Also, maybe the host wants to invite men and children too. According to Newton Baby, showers were originally a ladies-only affair, but this has changed over the years. Now men and kids are welcome too. It all depends on the vibe you’re going for and who the pregnant mom prefers to invite.
When Should You Hold A Baby Shower?
Normally, baby showers a held a month or a month-and-a-half before the due date. According to Parents, showers are done once the pregnancy is far along and early enough to prevent an unexpected arrival. Also, holding the shower early enough before the child arrives allows the parents-to-be adequate time to prepare their nursery with the gifts received and get anything they didn’t. It is important to also keep in mind whether the mom-to-be has other showers, cultural practices, and how comfortable or tired she’ll be once her belly becomes much bigger during the third trimester.
In some cases, parents avoid receiving gifts until after delivery for cultural, religious, or maybe traditional reasons. In such scenarios, do some preliminary planning, but wait until after delivery to decide on a shower date. For adoptive parents, it’s also better to decide on a date once the child has reached their home.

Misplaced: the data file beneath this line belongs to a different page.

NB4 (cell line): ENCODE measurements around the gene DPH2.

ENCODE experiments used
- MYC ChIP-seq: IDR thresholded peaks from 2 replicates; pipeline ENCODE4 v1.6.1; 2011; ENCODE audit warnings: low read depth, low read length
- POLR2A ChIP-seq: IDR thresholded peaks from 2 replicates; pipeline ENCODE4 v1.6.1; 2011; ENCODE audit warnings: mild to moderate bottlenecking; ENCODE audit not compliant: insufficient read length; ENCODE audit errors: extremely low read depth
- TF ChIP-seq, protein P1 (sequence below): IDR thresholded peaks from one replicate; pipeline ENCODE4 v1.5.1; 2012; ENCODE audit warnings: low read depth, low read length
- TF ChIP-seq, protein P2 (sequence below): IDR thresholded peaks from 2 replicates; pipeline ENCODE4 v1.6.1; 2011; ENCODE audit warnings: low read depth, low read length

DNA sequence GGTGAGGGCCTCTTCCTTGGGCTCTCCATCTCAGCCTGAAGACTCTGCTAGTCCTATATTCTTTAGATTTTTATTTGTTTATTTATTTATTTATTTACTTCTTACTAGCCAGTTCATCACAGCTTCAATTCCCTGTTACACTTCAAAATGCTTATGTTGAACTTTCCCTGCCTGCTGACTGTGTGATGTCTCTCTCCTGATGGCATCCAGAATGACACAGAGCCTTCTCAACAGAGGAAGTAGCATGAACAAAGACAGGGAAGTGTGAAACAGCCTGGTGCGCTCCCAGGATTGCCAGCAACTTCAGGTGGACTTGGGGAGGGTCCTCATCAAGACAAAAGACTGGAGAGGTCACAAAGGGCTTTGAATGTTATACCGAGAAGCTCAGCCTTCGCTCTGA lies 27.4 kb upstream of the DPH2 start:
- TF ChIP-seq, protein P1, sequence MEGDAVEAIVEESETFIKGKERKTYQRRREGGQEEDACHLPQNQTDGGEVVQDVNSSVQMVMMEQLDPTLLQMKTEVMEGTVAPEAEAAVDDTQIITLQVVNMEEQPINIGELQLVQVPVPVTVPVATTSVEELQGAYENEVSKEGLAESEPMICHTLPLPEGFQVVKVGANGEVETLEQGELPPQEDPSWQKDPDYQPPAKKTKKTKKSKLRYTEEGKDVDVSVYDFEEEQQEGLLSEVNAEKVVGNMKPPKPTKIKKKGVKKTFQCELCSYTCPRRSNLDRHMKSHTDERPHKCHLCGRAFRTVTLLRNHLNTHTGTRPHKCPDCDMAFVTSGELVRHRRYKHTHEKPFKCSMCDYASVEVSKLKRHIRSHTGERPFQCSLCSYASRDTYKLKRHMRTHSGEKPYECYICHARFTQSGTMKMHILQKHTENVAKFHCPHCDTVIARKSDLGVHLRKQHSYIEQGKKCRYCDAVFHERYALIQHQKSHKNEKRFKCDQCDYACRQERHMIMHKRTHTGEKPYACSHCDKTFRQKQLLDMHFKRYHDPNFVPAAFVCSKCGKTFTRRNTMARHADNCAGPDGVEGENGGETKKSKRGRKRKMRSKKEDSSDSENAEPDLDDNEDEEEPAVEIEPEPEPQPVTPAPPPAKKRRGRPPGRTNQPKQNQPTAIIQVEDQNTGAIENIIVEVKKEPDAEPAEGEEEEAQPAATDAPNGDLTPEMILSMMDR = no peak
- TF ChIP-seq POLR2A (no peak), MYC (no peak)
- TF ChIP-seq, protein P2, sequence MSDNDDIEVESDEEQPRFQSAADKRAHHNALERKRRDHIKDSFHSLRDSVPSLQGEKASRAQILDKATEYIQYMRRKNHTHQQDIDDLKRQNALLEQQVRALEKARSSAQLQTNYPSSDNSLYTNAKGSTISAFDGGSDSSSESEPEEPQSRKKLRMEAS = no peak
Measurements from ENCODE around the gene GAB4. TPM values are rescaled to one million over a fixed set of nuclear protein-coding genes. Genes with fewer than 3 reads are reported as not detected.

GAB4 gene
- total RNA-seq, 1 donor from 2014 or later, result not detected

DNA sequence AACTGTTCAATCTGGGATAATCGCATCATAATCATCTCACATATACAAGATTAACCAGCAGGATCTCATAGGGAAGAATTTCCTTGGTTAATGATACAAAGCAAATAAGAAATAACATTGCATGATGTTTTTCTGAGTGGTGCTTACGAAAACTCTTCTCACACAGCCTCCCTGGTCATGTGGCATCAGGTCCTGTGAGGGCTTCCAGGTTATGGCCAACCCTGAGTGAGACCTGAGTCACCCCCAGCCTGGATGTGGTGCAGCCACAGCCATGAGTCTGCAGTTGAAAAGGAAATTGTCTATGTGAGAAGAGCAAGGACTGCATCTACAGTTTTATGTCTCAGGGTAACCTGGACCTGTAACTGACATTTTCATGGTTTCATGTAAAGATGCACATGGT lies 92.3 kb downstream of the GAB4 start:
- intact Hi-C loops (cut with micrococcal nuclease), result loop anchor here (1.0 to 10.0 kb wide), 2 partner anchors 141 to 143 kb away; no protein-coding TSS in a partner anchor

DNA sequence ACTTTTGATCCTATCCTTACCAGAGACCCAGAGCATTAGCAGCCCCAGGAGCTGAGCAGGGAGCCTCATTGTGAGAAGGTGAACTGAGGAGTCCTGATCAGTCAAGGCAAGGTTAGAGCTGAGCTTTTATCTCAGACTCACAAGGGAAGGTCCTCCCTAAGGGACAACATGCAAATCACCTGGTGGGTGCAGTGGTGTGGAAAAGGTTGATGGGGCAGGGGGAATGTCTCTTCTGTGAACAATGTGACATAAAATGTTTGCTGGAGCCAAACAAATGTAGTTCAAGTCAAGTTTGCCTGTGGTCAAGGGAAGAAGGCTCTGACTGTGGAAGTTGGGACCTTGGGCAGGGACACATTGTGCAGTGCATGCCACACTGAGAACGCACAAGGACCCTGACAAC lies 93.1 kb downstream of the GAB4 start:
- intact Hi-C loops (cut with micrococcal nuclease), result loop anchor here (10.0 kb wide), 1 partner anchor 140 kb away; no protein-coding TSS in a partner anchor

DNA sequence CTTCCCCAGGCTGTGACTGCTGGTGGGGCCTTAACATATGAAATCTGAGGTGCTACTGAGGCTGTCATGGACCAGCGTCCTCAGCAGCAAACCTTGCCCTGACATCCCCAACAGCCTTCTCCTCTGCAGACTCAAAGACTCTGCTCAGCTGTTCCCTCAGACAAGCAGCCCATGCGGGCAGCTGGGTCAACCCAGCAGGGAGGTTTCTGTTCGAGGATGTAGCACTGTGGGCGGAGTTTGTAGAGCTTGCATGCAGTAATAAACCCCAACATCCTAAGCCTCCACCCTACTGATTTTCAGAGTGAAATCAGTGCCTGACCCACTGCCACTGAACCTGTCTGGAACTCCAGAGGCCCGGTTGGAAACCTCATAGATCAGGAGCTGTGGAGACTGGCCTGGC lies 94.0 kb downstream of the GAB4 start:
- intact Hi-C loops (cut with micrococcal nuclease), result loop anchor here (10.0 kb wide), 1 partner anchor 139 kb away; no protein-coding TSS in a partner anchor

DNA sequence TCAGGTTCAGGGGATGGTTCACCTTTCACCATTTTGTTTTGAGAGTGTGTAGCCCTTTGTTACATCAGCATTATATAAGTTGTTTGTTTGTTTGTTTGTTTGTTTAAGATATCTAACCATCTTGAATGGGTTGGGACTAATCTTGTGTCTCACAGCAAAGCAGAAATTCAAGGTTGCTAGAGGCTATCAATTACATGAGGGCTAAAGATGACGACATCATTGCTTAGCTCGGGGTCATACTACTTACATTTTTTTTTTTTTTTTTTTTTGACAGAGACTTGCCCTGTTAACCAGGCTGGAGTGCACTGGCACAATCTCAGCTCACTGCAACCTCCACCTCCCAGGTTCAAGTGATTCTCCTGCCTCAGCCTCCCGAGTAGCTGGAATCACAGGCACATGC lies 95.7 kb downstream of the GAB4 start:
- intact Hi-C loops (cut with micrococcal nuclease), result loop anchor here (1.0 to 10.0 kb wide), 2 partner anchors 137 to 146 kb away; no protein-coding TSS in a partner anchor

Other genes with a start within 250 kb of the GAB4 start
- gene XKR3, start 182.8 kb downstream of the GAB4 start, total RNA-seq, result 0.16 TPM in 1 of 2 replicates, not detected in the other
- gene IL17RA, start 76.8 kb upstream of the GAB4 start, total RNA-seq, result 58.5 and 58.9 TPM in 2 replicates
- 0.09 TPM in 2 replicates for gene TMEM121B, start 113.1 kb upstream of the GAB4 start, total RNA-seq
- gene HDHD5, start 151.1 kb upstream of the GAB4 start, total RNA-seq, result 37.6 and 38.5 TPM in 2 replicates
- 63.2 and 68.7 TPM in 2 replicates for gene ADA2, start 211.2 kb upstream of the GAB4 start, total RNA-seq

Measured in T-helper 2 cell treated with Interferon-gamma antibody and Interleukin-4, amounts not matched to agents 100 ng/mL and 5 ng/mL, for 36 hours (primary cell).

Also, you should carefully consider when to send the invitations. A month or two earlier is okay. However, you can determine what timeframe works best for everyone. But keep in mind that waiting until the last-minute means that people don’t have enough time to get ready for the shower, and too early means that some people may forget about the shower.
Finally, whether you go for a paper or electronic invitation, make sure to include all the necessary information.
- The moms-to-be name
- Date and time
- How and when they can RSVP
- Any additional instructions, such as what to wear or bring (for example, gifts for a themed shower)
Can A Mom-To-Be Hold A Shower For The Second Or Third Time?
First, can a first-time mom hold a shower more than once? Yes. Your loved ones and colleagues are just as happy about your baby. So, they may hold showers as many times as you’d like. And sometimes, your friends may be in different places, and holding several showers in different places may be more convenient for them.
What about showers for pregnancies? Each pregnancy is a milestone worth celebrating. However, the primary purpose of a shower is to help new moms get gear and supplies. So, it may not be necessary to host another shower for the second or third kid. But if your loved ones want to go all out for all your kiddos, there’s no point in stopping them. Note that it’s especially helpful to fill a register for gifts for subsequent children because depending on when you had your first baby, you may not need many supplies.
And if you’re not interested in a shower this time around, just ask your loved ones throwing the party to note down on the invitations that you’re only interested in the attendees’ company. Or you could switch things up and maybe throw a shower designed to make moms-to-be life easier when she’s got a newborn and a toddler to raise.
Examples would be stocking the parents-to-be freezer or a both parent’s shower, where you give meaningful gifts like movie passes, spa dates, and promise to babysit and check on them once the baby is here.
Sources: Newton BabyParents, What To Expect